UGI: Unconventional gas wealth seen in world's basins
Sedimentary basins in the US appear to contain a volume of technically recoverable unconventional gas that is 10 times the ultimately recoverable volume of conventional gas.
G. Alan Petzet
FORT WORTH, Sept. 30 -- Sedimentary basins in the US appear to contain a volume of technically recoverable unconventional gas that is 10 times the ultimately recoverable volume of conventional gas.
All resources are logarithmically distributed in nature, and the lower quality deposits need more expenditures and better technology to develop economically, Stephen A. Holditch of Texas A&M University told the opening session of Oil & Gas Journal's Unconventional Gas International Conference & Exhibition in Fort Worth Sept. 30.
Results of the studies of eight US basins are being configured into software that can be used as advisory points as operators begin to drill, complete, stimulate, and produce shale, tight sands, and coalbed gas reservoirs outside North America, where almost all of this type of drilling has occurred so far, Holditch said.
Based on the findings, which imply that vast quantities of gas can be produced in the world's basins, even Saudi Arabia's state oil company Saudi Aramco has started a tight gas sands research group, Holditch said. Holditch and a large group of his students plan to release more details of the still incomplete findings at a Society of Petroleum Engineers conference in Pittsburgh in mid-October.
C. Michael Ming, president, Research Partnership to Secure Energy for America (RPSEA), noted the importance of basic research into unconventional gas recovery technology. Partly due to such research, which is under constant threat of reduced federal and other funding, the US has more gas reserves today than when former US President Jimmy Carter made his "moral equivalent of war" (meow) speech in the midst of the late 1970s energy crisis, Ming told the conference.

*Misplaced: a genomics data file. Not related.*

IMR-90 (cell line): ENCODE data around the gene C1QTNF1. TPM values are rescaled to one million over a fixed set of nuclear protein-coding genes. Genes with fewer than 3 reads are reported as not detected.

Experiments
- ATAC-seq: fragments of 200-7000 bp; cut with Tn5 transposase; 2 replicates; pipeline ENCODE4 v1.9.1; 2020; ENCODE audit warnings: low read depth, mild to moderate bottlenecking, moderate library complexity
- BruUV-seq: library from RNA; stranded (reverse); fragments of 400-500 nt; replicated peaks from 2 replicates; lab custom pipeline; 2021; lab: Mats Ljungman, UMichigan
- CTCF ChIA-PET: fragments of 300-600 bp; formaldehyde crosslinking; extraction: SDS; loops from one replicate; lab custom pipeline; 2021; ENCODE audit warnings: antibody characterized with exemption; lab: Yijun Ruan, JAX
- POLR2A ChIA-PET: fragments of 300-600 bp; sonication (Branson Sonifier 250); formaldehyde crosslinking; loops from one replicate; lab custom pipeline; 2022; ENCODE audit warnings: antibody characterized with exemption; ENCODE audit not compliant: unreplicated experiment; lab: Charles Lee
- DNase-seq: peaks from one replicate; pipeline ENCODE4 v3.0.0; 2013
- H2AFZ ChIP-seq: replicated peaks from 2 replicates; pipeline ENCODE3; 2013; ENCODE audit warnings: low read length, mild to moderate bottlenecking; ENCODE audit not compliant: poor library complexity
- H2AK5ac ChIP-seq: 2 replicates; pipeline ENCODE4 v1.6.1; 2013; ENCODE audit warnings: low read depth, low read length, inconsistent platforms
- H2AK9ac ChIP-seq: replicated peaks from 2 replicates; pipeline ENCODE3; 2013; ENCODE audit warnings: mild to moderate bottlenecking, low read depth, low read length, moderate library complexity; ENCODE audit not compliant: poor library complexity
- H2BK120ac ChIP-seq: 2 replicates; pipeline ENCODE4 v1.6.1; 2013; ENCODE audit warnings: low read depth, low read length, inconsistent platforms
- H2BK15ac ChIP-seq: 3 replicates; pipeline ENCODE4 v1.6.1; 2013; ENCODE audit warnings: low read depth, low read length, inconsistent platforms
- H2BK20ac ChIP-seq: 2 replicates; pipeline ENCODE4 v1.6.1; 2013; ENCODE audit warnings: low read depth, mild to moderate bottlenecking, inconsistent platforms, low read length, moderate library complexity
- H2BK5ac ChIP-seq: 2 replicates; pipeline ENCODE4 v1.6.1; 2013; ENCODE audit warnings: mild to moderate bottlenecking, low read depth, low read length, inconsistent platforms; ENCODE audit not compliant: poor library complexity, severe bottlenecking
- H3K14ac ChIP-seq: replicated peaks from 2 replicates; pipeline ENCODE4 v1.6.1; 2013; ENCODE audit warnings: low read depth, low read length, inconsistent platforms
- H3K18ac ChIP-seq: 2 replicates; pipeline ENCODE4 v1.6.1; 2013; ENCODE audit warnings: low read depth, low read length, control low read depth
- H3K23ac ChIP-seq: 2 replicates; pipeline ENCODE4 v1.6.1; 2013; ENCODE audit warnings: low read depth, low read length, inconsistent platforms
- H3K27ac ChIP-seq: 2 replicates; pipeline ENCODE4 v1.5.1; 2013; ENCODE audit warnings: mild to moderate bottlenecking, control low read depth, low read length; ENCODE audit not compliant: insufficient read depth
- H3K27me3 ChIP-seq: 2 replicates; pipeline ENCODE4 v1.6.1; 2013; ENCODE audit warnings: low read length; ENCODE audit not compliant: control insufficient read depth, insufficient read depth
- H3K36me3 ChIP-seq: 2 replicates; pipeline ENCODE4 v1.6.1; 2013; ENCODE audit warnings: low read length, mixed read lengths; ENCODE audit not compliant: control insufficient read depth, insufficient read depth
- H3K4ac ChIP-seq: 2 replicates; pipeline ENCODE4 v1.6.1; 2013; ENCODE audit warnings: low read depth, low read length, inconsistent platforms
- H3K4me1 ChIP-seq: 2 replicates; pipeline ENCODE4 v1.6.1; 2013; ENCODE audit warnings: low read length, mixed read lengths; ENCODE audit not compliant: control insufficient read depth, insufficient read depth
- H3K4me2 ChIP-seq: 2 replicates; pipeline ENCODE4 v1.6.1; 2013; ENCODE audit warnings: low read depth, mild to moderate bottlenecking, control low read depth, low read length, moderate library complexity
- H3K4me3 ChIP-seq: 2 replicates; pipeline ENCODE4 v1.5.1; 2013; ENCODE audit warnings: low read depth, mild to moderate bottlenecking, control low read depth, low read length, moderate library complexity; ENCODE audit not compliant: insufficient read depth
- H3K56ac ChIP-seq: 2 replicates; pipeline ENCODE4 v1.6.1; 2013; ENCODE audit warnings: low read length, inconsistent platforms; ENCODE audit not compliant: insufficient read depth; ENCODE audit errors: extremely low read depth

World gas study
Holditch's students, who compared conventional and unconventional gas statistics from eight US basins, plan to expand the study to 25 basins.
The information covered petroleum systems descriptions and other public data on the San Juan, Green River, Powder River, Uinta-Piceance, Black Warrior, Wind River, and Illinois basins. Data came from the National Petroleum Council, US Geological Survey, Energy Information Administration, Gas Research-Gas Technology Institute, Potential Gas Committee, and other sources.
When looking at a given target basin or formation anywhere in the world, we can find the analogous basin or formation in the US and glean from published case histories that abound in the literature what amount to the best practices for recovery of unconventional gas, Holditch said.
The system, still a work in progress, is advisory in nature and not an expert system, he cautioned. Unconventional oil reservoirs have not yet been considered.
Part of the current study, for example, lists US basins and ranks world basins by most analogous, second most analogous, and so on. The software would eventually help operating companies, service companies, and others to select a tight gas sand fracturing fluid, for instance, using defaults and best practices from similar US reservoirs as a starting point, Holditch said.
Need for research
Carter delivered the "meow" speech about the same time that Houston wildcatter George Mitchell "decided to take a stab" at producing gas from the Barnett shale, Ming recalled.
Noting that the drilling, completion, and stimulation procedures for each shale must be uniquely decoded, Ming said that operators are still improving Barnett shale gas recovery factors. Some of the improvement can be laid to iterative actions, but with concentrated research, the process might become more predictive, he postulated.
The positive contributions from projects such as DeepStar, Norway's DEMO2000, and Brazil's deepwater program demonstrate that what begins as pure research can be driven toward field demonstrations and commercialization, Ming said.
RPSEA, he noted, is shepherding projects on emerging shales in Alabama, the Barnett shale, treatment and management of produced and all other waters, advanced hydraulic fracturing technology, how gas migrates to fill unconventional reservoirs, and how to increase the area of reservoir contact in horizontal wells, among other projects.